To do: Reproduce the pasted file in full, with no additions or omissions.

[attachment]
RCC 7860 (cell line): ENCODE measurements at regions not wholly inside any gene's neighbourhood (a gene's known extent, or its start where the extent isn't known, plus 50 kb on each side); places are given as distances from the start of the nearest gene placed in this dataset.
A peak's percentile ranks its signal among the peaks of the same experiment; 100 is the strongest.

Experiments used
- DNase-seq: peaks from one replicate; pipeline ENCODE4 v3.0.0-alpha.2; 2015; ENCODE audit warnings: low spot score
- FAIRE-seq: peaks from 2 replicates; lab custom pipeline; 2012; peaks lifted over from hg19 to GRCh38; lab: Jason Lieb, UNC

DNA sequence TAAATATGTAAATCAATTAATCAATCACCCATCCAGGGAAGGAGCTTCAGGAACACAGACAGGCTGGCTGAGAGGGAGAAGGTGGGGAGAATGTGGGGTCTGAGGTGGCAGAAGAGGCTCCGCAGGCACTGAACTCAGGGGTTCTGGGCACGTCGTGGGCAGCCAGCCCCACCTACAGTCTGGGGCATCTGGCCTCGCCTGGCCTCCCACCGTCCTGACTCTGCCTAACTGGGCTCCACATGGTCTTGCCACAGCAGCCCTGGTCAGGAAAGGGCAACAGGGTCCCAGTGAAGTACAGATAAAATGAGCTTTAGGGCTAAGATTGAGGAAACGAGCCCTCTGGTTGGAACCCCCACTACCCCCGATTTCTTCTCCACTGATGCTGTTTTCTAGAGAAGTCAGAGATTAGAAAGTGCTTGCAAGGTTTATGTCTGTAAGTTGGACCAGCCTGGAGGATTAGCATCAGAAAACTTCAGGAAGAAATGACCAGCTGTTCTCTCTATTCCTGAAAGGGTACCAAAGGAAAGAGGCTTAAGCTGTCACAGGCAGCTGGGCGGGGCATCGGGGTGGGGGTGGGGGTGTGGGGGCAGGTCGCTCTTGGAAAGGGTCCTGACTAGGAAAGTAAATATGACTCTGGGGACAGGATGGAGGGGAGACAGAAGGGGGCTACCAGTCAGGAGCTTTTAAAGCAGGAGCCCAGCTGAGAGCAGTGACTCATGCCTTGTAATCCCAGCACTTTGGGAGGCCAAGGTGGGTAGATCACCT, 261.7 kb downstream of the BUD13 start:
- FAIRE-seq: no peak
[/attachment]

RCC 7860 (cell line): ENCODE measurements at regions not wholly inside any gene's neighbourhood (a gene's known extent, or its start where the extent isn't known, plus 50 kb on each side); places are given as distances from the start of the nearest gene placed in this dataset.
A peak's percentile ranks its signal among the peaks of the same experiment; 100 is the strongest.

Experiments used
- DNase-seq: peaks from one replicate; pipeline ENCODE4 v3.0.0-alpha.2; 2015; ENCODE audit warnings: low spot score
- FAIRE-seq: peaks from 2 replicates; lab custom pipeline; 2012; peaks lifted over from hg19 to GRCh38; lab: Jason Lieb, UNC

DNA sequence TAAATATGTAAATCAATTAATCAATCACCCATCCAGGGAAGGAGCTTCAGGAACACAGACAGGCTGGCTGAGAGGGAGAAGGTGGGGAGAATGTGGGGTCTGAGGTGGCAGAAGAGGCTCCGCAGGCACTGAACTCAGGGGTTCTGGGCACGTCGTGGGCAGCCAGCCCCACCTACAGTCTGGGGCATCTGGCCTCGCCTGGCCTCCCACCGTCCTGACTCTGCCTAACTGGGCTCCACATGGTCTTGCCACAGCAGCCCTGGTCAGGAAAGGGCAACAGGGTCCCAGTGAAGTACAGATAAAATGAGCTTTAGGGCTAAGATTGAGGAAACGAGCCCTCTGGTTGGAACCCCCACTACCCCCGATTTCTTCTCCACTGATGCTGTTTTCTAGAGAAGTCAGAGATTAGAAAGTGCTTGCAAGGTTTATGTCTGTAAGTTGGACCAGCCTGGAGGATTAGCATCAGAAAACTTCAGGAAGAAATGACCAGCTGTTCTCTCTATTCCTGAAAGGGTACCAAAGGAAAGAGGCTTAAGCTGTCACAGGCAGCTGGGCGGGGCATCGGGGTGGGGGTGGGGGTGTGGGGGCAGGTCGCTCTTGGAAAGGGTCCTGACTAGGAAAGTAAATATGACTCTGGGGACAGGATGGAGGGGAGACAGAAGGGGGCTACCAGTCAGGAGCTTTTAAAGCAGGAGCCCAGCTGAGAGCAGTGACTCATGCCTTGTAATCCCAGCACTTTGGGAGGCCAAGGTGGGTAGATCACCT, 261.7 kb downstream of the BUD13 start:
- FAIRE-seq: no peak